The Indian’s Story” is an “Indian legend" that provides justification for white supremacy, at a time when whites were pushing westward. It was one of at least two such pieces printed that year in Robert Merry’s Museum to have this theme. (The other was “The King of Ashantee.”) The illustration had been used in 1839 for the engraved title page of that year’s Token.
“The Indian’s Story” (from Robert Merry’s Museum, January 1850; pp. 23-24)
Native-American man and child overlooking a wilderness landscape

Listen, Meena, and I will answer your inquiries. Long, long ago, these hills and valleys were our father-land. Numerous as the leaves were our people; free as the winds were they, when they roamed over meadow and mountain. This spot was at first Manitto’s dwelling-place. He chose it, for it

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was the fairest in the land. In yonder gorge was a waterfall, which the deity loved to behold. There he often came, and he sat upon the high cliff, and the cloud gathered its folds around him, and he seemed awful in his majesty. And the lightning flashed from his eye, and the thunder rolled down the mountain at his feet, and the eagle came and poised himself upon the shoulder of the god, and the cloud rolled away, and the deity vanished, and the sweet bow of many colors was in the sky; and then it came and played in the spray of the cataract, and there it lingered when the sun was bright, or when the moonbeams fell fair.

And spring came here before it visited other lands; for so Manitto decreed. And here summer was longest and fairest; and here autumn shed her richest fruits. In the valley, the forests rose thick and tall, and gave shelter to innumerable deer; on the mountain was the walnut, the chestnut, the beech, and the butternut, which covered the ground with their fruits, and fed thousands of squirrels and partridges.

Now, our fathers pleased Manitto, for they were the bravest of the nations in battle; so he bequeathed to them this country, which he had chosen for himself. And for long, long ages, it was theirs. Here they dwelt in joy and triumph.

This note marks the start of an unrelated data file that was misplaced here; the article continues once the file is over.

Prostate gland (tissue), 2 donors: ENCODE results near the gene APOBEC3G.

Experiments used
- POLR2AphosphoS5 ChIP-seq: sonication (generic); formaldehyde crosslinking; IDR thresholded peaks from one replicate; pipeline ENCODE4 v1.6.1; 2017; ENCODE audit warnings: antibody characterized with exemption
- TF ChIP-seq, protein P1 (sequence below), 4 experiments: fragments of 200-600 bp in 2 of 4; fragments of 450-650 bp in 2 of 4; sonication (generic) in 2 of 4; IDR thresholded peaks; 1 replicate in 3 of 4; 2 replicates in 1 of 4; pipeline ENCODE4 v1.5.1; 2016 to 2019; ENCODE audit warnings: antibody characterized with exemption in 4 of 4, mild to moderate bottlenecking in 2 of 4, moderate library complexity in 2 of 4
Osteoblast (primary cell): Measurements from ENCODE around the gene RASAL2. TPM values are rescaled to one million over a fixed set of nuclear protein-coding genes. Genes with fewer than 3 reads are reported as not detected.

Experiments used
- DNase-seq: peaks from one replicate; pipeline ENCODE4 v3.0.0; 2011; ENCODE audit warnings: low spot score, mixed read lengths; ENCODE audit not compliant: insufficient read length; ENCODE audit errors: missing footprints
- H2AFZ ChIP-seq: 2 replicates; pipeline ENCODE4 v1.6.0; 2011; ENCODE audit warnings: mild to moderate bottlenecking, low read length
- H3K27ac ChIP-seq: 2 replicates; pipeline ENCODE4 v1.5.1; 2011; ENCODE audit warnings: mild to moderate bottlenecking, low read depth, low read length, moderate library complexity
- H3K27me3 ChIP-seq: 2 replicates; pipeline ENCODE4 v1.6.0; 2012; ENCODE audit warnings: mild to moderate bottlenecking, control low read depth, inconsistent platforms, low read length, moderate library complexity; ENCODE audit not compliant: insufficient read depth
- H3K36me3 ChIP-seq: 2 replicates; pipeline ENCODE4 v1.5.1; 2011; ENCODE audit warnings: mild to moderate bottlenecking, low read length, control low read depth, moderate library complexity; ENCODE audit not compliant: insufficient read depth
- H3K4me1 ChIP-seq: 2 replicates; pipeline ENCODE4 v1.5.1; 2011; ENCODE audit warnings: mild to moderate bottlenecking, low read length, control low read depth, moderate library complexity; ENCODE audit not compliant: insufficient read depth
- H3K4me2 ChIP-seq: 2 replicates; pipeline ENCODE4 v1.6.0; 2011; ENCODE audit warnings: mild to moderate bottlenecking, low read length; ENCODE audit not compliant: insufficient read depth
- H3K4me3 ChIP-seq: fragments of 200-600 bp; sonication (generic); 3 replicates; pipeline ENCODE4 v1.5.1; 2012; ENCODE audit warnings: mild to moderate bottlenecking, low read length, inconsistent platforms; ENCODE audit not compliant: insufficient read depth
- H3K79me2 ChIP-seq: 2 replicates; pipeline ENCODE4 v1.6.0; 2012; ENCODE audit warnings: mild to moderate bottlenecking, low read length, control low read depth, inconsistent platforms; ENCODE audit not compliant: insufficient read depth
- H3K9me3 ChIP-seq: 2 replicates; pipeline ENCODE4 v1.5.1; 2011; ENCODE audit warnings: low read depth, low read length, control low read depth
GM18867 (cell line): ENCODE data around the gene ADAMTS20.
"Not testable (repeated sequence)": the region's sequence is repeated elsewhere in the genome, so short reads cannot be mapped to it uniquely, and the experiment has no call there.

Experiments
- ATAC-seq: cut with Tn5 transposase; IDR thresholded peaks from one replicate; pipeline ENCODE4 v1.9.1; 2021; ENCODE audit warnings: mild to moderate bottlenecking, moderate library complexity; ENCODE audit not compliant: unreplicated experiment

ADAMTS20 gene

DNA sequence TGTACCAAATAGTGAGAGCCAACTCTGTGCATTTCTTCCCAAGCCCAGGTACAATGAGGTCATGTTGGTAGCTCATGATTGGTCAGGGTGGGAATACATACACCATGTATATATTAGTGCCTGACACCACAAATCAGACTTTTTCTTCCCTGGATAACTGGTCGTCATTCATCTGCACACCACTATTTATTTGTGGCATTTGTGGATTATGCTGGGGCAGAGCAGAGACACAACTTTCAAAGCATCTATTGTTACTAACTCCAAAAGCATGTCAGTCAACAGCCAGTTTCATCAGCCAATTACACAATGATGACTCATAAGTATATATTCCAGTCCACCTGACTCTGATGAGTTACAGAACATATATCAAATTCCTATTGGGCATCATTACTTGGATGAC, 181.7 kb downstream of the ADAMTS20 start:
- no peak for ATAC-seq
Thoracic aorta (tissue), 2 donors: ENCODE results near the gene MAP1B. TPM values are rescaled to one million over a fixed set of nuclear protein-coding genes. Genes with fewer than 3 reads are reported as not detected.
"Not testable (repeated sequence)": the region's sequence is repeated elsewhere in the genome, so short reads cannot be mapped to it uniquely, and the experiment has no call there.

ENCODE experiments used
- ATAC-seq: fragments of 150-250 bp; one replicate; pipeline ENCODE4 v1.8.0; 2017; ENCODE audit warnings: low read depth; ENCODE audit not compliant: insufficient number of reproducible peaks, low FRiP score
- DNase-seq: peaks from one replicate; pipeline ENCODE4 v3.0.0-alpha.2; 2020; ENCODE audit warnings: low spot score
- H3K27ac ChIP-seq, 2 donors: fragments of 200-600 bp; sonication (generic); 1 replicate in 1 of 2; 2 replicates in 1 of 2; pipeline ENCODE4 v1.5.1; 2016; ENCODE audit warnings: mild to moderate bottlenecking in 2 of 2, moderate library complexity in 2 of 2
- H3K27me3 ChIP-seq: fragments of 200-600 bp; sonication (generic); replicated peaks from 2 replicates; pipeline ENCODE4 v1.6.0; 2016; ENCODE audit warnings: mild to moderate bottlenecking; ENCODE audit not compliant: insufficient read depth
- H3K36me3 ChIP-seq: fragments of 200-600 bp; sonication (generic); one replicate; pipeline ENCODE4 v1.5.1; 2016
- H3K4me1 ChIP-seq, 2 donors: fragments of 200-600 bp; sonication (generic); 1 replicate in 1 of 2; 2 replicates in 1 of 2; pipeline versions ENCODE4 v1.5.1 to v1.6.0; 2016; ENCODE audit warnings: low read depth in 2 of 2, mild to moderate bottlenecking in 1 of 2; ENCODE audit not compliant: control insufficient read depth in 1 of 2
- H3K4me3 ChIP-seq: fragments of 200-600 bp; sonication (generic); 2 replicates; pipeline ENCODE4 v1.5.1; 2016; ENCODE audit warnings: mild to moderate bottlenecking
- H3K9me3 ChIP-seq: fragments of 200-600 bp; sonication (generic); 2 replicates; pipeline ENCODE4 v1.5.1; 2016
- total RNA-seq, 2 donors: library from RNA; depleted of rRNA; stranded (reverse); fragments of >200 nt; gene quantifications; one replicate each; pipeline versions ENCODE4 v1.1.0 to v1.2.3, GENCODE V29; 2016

But at last they became weak. Their warriors grew indolent, and loved the chase better than battle. They preferred peace, clothed themselves in rich furs, and lay on beds of beaver skins, and down of the swan and pelican. Thus was Manitto’s favor changed to anger, and thus the ruin of our fathers approached.

A people came over the sea, from regions which give birth to the morning, the sun, the moon, and the stars. And the light was in their veins, and the ruddy dawn glowed in their cheeks, and they came with weapons which hurled the thunder and the lightning upon their enemies, and our fathers were slain in many battles. Their corses were thrown on the stream, and their war-cry was drowned in the roar of the cataract; the eagle feasted on their slain, and the haggard wolf stole from his cover, and shared in the horrible meal. Manitto fled, and, cursing the land, left it in judgment to the pale faces.

And see! the hills are shorn of their forests; the lofty trees have disappeared from the valley; the deer has fled; the stream, once so wild and beautiful, is now used only to turn the mill and the wheel of the factory. Where Manitto sat on the cliff, is now a place of worship for these infidels, who are deluded with strange idols. Our hunting-grounds are sown with corn, wheat, and rye; the domain of the squirrel and the partridge is covered with gardens and villages. Alas! how are the homes of our ancestors desecrated! How has the curse fallen upon our father-land!

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